Burma: Prospects for a Democratic Future

Burma: Prospects for a Democratic Future

Burma: Prospects for a Democratic Future

Burma: Prospects for a Democratic Future

Synopsis

Since Burma's current military rulers took power in 1989, this pivotal, troubled, and bitterly divided Southeast Asian nation has rejected important opportunities for political and economic liberalization. This book examines the origins and consequences of Burma's current policies from military, political, social, and economic perspectives--and analyzes Burma's stand with regard to the United States and other Western countries.

Excerpt

Burma was long the name of the country between India and Thailand. in the nineteenth century there were Upper and Lower Burmas, and the hill territories. Eventually, under colonial rule, and at independence, there was one Burma. It took its name from the Burmans, the majority people of Burma and a people unrelated ethnically to most of the other peoples who came to be incorporated into modern Burma. Only when the State Law and Order Restoration Council (SLORC) installed itself in power after the 1988 student pro-democratic protests and their brutal repression by the army (which formed the SLORC) did the slorc decide to re-name the country Myanmar. the democratic forces of the National League for Democracy (NLD), which overwhelmingly won the 1990 national election, refuse to accept Myanmar as the name of their country. the editor of this book abides by the nld decision to resist a name change that was invented by a regime that has no national legitimacy. Hence Burma is used in the title and throughout the chapters, despite the resistance of the some of the chapter authors themselves. It should be clear that any criticism of the use of Burma rather than Myanmar should be directed at the editor, and not at individual authors. Using Burma and not Myanmar also accords with the policy of the World Peace Foundation, the Harvard Institute for International Development, and the U. S. Department of State.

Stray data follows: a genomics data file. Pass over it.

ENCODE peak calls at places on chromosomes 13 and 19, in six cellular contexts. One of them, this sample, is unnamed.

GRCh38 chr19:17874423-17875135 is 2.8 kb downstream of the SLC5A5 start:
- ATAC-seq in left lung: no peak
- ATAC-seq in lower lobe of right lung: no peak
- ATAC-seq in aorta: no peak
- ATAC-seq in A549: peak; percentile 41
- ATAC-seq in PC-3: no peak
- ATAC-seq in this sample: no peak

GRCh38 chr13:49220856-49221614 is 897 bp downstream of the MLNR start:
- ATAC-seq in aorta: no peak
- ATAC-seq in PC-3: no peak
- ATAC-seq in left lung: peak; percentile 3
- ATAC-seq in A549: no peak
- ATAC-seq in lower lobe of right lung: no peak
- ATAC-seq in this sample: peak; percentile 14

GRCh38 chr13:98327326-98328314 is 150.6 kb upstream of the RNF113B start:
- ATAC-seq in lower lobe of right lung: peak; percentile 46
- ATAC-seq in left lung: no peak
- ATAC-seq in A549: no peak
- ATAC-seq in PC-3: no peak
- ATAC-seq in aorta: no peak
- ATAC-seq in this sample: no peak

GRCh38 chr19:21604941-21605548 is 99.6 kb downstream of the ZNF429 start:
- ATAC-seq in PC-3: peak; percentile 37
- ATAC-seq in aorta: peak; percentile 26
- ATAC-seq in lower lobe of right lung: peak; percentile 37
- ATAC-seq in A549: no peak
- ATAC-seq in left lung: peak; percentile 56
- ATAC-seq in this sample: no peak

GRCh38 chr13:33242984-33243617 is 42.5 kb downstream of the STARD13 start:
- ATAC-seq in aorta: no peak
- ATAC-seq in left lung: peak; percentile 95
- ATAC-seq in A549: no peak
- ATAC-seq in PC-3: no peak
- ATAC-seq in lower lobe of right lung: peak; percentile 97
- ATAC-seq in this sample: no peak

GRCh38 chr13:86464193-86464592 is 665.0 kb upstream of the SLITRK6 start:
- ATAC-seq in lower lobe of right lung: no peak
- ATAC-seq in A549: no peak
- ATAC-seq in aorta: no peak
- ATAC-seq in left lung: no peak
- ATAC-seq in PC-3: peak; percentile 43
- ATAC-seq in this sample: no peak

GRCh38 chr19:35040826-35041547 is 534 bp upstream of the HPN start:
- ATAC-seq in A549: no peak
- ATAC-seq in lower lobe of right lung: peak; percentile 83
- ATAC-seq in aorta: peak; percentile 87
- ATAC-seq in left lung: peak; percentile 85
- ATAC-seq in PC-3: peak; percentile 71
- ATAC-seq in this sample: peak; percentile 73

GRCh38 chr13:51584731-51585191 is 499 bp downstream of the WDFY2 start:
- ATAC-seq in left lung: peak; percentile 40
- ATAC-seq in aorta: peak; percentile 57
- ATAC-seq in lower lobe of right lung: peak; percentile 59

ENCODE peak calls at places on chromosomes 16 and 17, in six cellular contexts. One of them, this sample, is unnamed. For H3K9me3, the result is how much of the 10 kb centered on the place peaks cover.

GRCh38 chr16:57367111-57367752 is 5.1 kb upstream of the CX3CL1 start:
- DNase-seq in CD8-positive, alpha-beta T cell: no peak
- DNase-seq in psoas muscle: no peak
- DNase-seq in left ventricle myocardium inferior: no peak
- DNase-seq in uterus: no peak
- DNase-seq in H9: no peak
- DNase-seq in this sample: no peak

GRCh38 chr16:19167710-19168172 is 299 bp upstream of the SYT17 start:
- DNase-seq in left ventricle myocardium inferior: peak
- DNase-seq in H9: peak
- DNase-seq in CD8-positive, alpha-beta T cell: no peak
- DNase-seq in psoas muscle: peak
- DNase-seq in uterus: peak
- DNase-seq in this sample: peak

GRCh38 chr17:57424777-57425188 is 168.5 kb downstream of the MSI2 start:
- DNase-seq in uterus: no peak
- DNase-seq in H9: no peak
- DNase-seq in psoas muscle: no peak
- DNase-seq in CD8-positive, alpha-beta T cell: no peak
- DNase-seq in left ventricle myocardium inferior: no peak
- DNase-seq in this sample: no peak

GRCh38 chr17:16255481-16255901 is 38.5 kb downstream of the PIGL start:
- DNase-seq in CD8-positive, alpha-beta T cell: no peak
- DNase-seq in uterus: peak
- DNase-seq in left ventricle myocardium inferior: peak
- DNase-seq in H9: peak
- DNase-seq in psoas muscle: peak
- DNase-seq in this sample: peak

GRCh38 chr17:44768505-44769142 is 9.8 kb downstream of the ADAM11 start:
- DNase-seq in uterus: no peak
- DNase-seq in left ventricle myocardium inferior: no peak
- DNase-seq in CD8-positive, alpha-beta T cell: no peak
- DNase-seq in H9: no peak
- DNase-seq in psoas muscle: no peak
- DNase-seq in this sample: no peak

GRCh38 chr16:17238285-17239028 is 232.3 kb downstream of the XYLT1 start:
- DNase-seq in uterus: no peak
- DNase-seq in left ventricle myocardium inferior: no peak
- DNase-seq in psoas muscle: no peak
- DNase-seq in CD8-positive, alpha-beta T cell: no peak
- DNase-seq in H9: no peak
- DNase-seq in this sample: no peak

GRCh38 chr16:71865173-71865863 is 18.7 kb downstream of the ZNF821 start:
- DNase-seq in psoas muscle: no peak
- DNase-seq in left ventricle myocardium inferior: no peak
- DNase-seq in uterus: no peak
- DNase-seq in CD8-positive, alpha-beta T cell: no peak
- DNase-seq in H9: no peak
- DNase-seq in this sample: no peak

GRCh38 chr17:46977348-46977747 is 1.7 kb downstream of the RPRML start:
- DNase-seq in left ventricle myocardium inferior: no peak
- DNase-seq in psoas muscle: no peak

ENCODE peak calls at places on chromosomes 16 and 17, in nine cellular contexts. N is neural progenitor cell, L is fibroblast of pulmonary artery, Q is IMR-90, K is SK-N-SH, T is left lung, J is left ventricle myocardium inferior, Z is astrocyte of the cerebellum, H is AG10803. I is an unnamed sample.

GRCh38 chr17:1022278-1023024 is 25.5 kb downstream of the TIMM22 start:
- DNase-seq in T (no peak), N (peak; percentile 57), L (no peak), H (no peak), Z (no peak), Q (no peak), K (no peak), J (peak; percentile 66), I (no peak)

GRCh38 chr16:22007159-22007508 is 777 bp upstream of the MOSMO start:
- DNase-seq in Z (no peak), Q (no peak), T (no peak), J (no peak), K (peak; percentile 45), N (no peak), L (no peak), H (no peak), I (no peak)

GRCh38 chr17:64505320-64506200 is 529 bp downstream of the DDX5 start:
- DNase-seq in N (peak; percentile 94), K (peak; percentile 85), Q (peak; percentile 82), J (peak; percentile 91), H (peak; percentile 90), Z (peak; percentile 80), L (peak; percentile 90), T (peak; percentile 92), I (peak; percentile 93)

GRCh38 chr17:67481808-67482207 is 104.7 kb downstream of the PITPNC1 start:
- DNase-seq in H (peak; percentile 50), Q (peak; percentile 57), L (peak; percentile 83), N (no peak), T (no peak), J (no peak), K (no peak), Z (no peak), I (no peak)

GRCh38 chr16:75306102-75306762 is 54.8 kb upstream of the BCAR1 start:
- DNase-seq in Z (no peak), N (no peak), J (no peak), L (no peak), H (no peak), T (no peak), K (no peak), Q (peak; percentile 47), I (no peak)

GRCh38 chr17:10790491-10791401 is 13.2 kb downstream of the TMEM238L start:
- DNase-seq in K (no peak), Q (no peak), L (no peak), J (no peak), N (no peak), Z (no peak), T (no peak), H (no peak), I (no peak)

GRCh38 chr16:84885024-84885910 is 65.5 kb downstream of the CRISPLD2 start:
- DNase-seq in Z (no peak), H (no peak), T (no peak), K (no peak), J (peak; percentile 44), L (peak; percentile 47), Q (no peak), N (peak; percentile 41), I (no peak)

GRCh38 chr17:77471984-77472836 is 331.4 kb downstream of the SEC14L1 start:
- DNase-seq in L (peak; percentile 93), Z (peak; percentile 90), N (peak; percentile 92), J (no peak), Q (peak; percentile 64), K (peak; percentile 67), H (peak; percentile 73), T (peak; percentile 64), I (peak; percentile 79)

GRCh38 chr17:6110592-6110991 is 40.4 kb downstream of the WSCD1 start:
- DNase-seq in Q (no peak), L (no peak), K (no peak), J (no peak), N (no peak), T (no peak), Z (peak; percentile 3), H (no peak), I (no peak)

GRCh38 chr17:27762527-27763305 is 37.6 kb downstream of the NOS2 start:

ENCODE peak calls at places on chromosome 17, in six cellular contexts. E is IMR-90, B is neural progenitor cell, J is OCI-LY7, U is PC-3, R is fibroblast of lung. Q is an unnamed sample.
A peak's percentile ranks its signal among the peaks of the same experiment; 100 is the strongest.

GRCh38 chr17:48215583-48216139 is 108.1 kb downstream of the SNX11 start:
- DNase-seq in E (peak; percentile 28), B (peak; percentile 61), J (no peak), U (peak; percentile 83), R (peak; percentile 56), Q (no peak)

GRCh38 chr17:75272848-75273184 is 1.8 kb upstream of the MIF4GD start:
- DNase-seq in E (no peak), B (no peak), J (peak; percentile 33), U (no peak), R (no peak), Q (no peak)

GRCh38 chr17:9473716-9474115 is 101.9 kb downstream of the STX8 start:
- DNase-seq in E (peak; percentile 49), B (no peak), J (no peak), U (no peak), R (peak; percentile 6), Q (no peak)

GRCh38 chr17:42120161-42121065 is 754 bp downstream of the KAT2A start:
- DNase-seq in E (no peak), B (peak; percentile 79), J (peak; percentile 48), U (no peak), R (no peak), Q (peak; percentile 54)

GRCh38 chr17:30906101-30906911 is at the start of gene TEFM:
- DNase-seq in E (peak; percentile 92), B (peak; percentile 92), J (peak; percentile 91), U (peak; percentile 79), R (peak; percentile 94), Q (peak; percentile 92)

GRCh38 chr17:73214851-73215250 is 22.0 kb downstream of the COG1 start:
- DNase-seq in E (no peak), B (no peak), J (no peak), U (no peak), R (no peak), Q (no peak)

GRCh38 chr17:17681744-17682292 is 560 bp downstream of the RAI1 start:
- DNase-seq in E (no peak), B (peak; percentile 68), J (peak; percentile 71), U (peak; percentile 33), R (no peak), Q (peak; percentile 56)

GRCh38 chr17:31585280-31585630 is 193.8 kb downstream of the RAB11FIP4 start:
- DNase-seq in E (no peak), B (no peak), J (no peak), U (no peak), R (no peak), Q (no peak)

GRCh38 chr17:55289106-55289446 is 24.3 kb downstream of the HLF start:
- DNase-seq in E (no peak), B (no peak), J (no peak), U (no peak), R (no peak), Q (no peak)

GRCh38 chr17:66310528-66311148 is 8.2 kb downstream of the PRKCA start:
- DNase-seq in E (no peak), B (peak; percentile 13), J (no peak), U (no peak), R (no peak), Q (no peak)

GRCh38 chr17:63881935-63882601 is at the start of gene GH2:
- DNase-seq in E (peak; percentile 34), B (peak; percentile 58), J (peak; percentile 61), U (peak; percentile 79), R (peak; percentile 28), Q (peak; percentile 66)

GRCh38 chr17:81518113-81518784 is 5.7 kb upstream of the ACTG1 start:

In December 1997, Burma's leaders dissolved the slorc and created a new ruling group called the State Peace and Development Council (SPDC), composed of many of the same people. This book uses the name slorc since that was the ruling council in place at the time the chapters were written.

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